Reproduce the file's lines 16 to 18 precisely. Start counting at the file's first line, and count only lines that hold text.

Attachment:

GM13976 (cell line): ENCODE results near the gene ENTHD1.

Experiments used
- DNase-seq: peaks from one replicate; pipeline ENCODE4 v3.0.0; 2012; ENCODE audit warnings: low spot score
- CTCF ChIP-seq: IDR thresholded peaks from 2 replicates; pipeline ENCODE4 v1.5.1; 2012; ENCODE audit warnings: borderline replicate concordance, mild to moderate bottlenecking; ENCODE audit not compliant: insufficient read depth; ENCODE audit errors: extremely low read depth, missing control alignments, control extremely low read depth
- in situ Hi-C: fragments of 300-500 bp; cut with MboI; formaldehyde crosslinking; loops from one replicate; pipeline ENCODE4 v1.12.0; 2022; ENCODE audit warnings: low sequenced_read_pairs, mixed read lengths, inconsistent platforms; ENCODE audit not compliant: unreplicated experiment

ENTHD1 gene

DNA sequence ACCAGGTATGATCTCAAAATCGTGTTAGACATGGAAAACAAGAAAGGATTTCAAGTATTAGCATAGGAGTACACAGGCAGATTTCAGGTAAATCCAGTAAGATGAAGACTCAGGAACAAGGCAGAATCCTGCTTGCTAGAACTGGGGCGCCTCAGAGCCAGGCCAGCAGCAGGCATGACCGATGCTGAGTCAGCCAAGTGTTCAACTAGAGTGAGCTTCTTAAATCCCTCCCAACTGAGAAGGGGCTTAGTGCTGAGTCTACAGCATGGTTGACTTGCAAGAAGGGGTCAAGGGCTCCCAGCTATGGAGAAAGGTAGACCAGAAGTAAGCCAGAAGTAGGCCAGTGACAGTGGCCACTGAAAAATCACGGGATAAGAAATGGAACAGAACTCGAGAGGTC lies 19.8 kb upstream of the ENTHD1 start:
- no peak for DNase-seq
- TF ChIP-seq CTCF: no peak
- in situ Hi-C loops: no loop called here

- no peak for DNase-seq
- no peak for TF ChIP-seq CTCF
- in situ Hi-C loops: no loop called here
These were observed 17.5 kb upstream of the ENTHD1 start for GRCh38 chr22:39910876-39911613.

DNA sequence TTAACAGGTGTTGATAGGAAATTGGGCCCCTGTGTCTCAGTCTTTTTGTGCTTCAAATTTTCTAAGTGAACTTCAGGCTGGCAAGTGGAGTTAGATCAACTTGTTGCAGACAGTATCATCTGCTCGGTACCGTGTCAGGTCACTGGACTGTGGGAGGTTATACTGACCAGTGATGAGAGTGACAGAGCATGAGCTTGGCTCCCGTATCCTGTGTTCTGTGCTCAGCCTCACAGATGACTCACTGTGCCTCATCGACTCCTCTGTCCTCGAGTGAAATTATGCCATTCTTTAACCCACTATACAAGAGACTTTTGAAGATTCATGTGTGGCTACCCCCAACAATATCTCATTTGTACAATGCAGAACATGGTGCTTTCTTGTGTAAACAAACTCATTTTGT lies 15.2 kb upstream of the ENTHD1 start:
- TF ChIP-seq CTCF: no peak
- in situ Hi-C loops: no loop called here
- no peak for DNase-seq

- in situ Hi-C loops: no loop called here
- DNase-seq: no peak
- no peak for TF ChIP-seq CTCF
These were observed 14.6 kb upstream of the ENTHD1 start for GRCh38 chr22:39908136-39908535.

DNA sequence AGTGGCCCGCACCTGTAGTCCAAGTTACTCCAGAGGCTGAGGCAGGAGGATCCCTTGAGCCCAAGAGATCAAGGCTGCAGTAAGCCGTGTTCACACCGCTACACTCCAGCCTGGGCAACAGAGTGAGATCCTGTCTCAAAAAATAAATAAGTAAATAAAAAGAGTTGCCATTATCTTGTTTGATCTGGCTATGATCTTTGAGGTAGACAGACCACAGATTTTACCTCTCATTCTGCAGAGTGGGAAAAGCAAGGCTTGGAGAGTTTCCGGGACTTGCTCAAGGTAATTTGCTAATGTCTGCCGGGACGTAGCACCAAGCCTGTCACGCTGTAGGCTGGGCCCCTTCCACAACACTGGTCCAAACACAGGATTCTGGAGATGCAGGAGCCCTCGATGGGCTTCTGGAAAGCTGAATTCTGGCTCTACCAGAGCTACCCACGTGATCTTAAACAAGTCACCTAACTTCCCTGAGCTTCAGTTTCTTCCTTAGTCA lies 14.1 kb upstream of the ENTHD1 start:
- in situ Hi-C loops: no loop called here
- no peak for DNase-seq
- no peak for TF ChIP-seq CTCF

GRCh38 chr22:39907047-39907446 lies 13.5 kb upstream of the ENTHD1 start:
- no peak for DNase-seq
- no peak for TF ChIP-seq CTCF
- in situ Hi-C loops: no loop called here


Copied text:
- TF ChIP-seq CTCF: no peak
- in situ Hi-C loops: no loop called here
- no peak for DNase-seq